Todd Phillips’s Joker has just become the first R-rated movie ever to gross $1 billion globally. It’s worth pausing to consider this film as a watershed event in Hollywood moviemaking.
Joker wasn’t even released in China, which won’t allow theatrical distribution for this sort of edgy R-rated offering. That makes its box-office performance that much more astonishing. After I saw it, I envisioned audiences saying, “Whoa, this isn’t what we’re looking for in a comic-book movie,” as they did with the big-screen version of Watchmen, and bailing on it, with an attendant steep week-to-week drop-off in receipts. The exact opposite happened; word of mouth made Joker a must-see event film. Predictions that the movie would inspire a real-life mass-murder not only didn’t come true but something like the opposite happened. Millennials (bless them!) reacted to the extremely disturbing staircase sequence with a larkish sense of mischief and began Instagramming themselves, some in full costume, prancing down the now-famous “Joker stairs” in the Bronx.
Because of the movie’s undisguised debt to Martin Scorsese’s Taxi Driver and The King of Comedy, Ross Douthat derided Joker as “plagiarism” when he first reviewed it (though he adjusted that opinion in a later consideration). I see what he means, but I’d call it a synthesis of two forms that spawned an exciting third form. I consider Joker the biggest breakthrough in comic-book movies since Christopher Nolan’s Batman Begins in 2005 because it turned out exactly as Phillips envisioned it: “a way to sneak a real movie in the studio system under the guise of a comic-book film.” Joker doesn’t have any breezy, witty banter or mordant tough-guy one-liners. It has no splashy special effects or rousing battle scenes. Nobody in it is a superhero or even a supervillain; Joaquin Phoenix’s Joker is just a lonely creep and, later, a thug. Warner Brothers (bless them too) has a long history of giving enormous freedom to directors to whom it feels loyal, and after Phillips made the studio a bajillion dollars with his Hangover trilogy, it apparently told Phillips he could do whatever he wanted with Joker, provided he keep the budget down (to an estimated $60 million). Phillips was actually liberated by this constriction; he didn’t have to stage any silly superhero battles. He couldn’t afford them. He could stick to the character, the setting, the human drama of a man falling to shreds.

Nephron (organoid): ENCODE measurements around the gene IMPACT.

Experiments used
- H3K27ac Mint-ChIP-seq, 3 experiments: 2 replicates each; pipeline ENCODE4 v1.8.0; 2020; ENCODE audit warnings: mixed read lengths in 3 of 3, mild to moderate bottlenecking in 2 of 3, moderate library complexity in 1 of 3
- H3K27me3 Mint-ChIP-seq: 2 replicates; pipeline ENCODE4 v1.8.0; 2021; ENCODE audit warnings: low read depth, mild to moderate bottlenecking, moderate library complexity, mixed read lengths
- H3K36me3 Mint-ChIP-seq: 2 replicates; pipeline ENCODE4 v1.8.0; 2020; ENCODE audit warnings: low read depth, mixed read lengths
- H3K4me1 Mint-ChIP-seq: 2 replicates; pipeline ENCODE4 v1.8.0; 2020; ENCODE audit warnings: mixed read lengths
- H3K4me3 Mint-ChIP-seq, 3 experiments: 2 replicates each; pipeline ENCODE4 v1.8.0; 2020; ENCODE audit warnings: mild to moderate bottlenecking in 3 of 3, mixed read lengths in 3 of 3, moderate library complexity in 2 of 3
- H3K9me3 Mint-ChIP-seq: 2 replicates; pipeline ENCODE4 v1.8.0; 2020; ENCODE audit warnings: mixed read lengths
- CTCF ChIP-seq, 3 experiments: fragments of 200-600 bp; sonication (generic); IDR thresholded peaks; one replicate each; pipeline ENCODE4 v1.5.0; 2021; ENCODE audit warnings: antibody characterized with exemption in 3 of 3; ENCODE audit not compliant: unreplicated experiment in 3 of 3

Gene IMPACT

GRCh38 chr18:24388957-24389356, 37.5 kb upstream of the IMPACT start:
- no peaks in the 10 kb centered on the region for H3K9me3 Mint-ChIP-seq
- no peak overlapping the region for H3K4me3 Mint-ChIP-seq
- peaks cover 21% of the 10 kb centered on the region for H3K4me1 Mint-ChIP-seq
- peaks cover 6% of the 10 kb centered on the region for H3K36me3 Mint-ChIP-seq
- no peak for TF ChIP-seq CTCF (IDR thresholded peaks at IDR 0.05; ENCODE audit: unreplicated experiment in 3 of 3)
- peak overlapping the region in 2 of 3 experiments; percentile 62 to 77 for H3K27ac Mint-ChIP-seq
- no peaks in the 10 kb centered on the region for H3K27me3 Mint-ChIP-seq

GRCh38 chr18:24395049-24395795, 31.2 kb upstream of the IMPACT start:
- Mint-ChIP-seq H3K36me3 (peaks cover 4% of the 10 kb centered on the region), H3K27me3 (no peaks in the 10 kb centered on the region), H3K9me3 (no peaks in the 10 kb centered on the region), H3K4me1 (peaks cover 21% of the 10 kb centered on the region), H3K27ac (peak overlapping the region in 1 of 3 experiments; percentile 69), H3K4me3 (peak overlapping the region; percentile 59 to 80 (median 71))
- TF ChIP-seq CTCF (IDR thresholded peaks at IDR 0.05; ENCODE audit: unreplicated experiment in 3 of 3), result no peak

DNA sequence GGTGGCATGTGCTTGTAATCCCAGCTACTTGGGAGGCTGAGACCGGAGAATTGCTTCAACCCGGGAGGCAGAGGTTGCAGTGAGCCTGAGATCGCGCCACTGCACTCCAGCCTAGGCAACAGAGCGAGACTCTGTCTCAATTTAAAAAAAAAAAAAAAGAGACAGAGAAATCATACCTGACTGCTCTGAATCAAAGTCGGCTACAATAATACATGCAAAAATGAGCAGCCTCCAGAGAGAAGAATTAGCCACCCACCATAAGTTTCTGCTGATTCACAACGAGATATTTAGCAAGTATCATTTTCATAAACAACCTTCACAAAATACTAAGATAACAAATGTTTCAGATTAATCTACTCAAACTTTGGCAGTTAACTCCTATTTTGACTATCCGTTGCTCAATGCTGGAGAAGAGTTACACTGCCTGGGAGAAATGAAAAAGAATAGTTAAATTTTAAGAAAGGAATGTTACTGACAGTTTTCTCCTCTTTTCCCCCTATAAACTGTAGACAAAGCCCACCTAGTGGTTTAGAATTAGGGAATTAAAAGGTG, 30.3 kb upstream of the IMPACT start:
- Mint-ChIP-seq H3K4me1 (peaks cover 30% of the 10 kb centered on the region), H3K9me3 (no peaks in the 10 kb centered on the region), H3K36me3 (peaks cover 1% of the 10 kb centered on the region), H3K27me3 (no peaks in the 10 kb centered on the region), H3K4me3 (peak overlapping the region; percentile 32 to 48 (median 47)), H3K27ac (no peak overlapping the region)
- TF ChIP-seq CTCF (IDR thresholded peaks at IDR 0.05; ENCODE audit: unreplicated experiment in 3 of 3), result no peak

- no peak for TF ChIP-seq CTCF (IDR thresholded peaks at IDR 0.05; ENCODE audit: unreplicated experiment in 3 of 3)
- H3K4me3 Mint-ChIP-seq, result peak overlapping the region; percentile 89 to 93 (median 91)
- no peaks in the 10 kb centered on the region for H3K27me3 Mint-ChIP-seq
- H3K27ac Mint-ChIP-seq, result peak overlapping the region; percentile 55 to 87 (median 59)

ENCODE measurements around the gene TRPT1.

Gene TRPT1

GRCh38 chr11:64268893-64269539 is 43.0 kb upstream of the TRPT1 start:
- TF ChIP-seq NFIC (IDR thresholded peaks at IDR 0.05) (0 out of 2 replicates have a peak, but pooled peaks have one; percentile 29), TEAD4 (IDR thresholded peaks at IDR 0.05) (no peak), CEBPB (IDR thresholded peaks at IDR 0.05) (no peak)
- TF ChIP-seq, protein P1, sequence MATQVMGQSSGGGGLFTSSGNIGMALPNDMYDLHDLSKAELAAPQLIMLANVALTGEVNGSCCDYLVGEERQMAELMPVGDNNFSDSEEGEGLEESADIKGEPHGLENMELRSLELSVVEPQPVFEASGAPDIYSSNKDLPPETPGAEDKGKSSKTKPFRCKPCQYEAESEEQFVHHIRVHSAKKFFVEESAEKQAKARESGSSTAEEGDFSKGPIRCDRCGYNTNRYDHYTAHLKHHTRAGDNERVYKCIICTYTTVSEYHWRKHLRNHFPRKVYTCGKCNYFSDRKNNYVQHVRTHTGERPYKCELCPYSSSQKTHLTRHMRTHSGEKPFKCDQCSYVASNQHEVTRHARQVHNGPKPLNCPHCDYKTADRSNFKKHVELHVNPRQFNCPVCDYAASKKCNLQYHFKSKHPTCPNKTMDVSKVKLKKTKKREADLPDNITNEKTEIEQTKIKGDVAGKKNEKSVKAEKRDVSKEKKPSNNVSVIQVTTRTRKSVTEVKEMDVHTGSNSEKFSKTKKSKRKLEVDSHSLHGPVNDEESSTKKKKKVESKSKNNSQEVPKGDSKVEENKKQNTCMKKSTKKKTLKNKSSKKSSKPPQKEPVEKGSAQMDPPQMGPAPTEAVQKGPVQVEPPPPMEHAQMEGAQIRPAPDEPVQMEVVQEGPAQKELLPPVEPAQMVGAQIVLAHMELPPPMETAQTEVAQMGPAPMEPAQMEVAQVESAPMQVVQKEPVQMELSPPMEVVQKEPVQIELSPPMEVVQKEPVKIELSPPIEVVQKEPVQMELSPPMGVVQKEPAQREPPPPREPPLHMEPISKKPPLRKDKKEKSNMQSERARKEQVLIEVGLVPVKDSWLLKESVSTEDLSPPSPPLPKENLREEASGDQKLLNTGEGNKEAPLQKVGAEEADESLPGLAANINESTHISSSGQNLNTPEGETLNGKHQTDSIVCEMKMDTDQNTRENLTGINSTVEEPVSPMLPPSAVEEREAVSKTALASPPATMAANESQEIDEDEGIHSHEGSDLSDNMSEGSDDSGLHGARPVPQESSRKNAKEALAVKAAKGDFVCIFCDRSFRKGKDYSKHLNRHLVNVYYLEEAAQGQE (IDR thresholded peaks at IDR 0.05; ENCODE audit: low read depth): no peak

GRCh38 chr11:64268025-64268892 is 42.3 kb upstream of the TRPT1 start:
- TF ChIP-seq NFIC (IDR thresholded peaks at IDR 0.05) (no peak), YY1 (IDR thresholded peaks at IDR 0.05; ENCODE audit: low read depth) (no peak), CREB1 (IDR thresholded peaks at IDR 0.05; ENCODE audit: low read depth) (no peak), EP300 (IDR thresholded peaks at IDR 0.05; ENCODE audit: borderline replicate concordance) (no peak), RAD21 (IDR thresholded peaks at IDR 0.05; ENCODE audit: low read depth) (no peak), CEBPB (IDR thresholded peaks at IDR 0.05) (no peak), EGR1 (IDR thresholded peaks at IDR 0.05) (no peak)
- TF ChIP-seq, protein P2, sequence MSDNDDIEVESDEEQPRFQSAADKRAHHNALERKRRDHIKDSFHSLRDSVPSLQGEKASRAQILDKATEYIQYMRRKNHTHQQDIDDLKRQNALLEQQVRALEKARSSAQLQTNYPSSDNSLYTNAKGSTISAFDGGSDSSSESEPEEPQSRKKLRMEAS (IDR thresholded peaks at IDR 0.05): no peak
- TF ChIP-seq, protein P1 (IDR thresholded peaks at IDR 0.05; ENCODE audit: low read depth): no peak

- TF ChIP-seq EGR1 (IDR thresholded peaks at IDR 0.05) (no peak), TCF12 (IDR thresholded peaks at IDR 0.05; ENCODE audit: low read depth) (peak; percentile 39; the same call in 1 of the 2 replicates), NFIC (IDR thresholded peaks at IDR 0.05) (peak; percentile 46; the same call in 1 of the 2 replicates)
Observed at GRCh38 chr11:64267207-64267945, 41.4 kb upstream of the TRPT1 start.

All of this made the film way more compelling than other comic-book offerings. The bar for “dark” just got raised considerably. I think the other top directors are looking at this film and saying, “Wait a minute, now we’re allowed to completely abandon comic-book formulae in comic-book movies?” If Joker had flopped, that talk wouldn’t have gotten very far. But now that it appears to be, in terms of raw box office, the most successful comic-book movie ever made, with a gross more than 16 times its production budget, it has opened up a lot of new creative possibilities for blockbusters. The success of Joker is spectacularly welcome news for those who wish Hollywood studios would take more chances.